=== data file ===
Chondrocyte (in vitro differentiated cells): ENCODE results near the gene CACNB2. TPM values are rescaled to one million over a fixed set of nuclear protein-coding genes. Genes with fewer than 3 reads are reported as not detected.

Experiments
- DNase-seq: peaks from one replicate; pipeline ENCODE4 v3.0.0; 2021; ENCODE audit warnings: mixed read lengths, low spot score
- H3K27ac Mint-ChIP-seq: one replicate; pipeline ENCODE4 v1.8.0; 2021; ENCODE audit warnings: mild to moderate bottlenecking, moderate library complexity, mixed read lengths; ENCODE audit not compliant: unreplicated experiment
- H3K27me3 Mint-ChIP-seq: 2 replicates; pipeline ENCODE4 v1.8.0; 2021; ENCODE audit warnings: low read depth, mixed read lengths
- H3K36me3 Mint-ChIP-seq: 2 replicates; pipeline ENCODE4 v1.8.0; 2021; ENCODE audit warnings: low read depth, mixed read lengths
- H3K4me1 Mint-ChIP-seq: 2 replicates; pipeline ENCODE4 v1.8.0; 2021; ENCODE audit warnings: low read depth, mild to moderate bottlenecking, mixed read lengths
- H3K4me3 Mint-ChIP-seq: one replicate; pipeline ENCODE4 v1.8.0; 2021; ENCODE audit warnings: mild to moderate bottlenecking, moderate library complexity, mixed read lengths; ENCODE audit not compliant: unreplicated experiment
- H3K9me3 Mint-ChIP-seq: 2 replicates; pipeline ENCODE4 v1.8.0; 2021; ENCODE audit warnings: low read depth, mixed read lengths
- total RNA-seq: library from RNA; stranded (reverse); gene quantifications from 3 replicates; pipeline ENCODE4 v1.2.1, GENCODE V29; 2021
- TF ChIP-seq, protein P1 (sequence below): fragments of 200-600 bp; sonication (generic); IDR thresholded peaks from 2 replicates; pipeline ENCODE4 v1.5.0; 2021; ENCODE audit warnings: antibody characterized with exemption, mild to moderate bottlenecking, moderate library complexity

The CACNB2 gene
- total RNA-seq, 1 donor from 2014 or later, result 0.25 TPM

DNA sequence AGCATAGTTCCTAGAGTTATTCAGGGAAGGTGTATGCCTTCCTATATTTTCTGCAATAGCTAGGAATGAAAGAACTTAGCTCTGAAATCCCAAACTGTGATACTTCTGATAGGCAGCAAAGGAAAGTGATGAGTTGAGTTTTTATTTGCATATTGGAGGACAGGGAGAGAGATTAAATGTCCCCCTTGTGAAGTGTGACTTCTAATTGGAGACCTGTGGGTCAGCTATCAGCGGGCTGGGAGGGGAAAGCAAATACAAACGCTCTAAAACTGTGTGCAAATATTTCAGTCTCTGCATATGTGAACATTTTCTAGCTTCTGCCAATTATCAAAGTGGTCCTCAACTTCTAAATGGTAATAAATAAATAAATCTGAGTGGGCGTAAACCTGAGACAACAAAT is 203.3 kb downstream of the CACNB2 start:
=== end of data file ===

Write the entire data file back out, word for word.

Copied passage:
Chondrocyte (in vitro differentiated cells): ENCODE results near the gene CACNB2. TPM values are rescaled to one million over a fixed set of nuclear protein-coding genes. Genes with fewer than 3 reads are reported as not detected.

Experiments
- DNase-seq: peaks from one replicate; pipeline ENCODE4 v3.0.0; 2021; ENCODE audit warnings: mixed read lengths, low spot score
- H3K27ac Mint-ChIP-seq: one replicate; pipeline ENCODE4 v1.8.0; 2021; ENCODE audit warnings: mild to moderate bottlenecking, moderate library complexity, mixed read lengths; ENCODE audit not compliant: unreplicated experiment
- H3K27me3 Mint-ChIP-seq: 2 replicates; pipeline ENCODE4 v1.8.0; 2021; ENCODE audit warnings: low read depth, mixed read lengths
- H3K36me3 Mint-ChIP-seq: 2 replicates; pipeline ENCODE4 v1.8.0; 2021; ENCODE audit warnings: low read depth, mixed read lengths
- H3K4me1 Mint-ChIP-seq: 2 replicates; pipeline ENCODE4 v1.8.0; 2021; ENCODE audit warnings: low read depth, mild to moderate bottlenecking, mixed read lengths
- H3K4me3 Mint-ChIP-seq: one replicate; pipeline ENCODE4 v1.8.0; 2021; ENCODE audit warnings: mild to moderate bottlenecking, moderate library complexity, mixed read lengths; ENCODE audit not compliant: unreplicated experiment
- H3K9me3 Mint-ChIP-seq: 2 replicates; pipeline ENCODE4 v1.8.0; 2021; ENCODE audit warnings: low read depth, mixed read lengths
- total RNA-seq: library from RNA; stranded (reverse); gene quantifications from 3 replicates; pipeline ENCODE4 v1.2.1, GENCODE V29; 2021
- TF ChIP-seq, protein P1 (sequence below): fragments of 200-600 bp; sonication (generic); IDR thresholded peaks from 2 replicates; pipeline ENCODE4 v1.5.0; 2021; ENCODE audit warnings: antibody characterized with exemption, mild to moderate bottlenecking, moderate library complexity

The CACNB2 gene
- total RNA-seq, 1 donor from 2014 or later, result 0.25 TPM

DNA sequence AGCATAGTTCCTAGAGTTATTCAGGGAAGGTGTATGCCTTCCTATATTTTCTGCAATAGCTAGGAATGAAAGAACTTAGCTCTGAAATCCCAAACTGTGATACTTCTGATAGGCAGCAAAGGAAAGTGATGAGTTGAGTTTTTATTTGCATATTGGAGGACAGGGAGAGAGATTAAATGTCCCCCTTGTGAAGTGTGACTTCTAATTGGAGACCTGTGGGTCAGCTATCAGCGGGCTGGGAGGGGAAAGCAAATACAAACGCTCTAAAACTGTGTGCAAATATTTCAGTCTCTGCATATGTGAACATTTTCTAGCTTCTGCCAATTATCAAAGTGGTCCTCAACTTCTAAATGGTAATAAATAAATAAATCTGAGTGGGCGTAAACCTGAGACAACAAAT is 203.3 kb downstream of the CACNB2 start: